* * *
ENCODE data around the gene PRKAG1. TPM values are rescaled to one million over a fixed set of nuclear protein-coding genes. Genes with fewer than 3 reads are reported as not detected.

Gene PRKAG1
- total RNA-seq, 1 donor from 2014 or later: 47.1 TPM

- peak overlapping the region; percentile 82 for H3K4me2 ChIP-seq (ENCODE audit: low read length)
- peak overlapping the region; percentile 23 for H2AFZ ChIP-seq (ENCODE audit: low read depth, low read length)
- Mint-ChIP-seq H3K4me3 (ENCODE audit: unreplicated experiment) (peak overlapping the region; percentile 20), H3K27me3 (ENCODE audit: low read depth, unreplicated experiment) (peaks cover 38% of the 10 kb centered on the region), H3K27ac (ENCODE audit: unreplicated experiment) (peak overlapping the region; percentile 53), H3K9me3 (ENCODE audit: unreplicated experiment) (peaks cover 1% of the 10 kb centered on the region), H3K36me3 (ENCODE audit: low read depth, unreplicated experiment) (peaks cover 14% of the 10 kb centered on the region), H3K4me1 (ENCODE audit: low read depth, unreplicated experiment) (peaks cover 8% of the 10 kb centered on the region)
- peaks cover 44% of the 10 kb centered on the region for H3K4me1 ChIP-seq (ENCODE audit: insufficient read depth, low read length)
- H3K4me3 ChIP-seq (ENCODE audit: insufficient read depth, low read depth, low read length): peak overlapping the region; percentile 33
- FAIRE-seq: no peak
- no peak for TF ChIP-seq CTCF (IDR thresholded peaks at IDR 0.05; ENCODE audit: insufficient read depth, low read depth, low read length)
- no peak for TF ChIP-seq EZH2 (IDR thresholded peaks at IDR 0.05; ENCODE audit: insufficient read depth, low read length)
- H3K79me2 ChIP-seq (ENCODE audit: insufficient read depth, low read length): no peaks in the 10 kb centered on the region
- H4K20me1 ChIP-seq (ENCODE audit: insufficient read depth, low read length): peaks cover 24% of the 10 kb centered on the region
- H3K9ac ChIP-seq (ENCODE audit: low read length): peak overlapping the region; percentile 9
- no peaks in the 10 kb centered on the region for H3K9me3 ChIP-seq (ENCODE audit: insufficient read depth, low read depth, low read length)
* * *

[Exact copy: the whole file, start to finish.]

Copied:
ENCODE data around the gene PRKAG1. TPM values are rescaled to one million over a fixed set of nuclear protein-coding genes. Genes with fewer than 3 reads are reported as not detected.

Gene PRKAG1
- total RNA-seq, 1 donor from 2014 or later: 47.1 TPM

- peak overlapping the region; percentile 82 for H3K4me2 ChIP-seq (ENCODE audit: low read length)
- peak overlapping the region; percentile 23 for H2AFZ ChIP-seq (ENCODE audit: low read depth, low read length)
- Mint-ChIP-seq H3K4me3 (ENCODE audit: unreplicated experiment) (peak overlapping the region; percentile 20), H3K27me3 (ENCODE audit: low read depth, unreplicated experiment) (peaks cover 38% of the 10 kb centered on the region), H3K27ac (ENCODE audit: unreplicated experiment) (peak overlapping the region; percentile 53), H3K9me3 (ENCODE audit: unreplicated experiment) (peaks cover 1% of the 10 kb centered on the region), H3K36me3 (ENCODE audit: low read depth, unreplicated experiment) (peaks cover 14% of the 10 kb centered on the region), H3K4me1 (ENCODE audit: low read depth, unreplicated experiment) (peaks cover 8% of the 10 kb centered on the region)
- peaks cover 44% of the 10 kb centered on the region for H3K4me1 ChIP-seq (ENCODE audit: insufficient read depth, low read length)
- H3K4me3 ChIP-seq (ENCODE audit: insufficient read depth, low read depth, low read length): peak overlapping the region; percentile 33
- FAIRE-seq: no peak
- no peak for TF ChIP-seq CTCF (IDR thresholded peaks at IDR 0.05; ENCODE audit: insufficient read depth, low read depth, low read length)
- no peak for TF ChIP-seq EZH2 (IDR thresholded peaks at IDR 0.05; ENCODE audit: insufficient read depth, low read length)
- H3K79me2 ChIP-seq (ENCODE audit: insufficient read depth, low read length): no peaks in the 10 kb centered on the region
- H4K20me1 ChIP-seq (ENCODE audit: insufficient read depth, low read length): peaks cover 24% of the 10 kb centered on the region
- H3K9ac ChIP-seq (ENCODE audit: low read length): peak overlapping the region; percentile 9
- no peaks in the 10 kb centered on the region for H3K9me3 ChIP-seq (ENCODE audit: insufficient read depth, low read depth, low read length)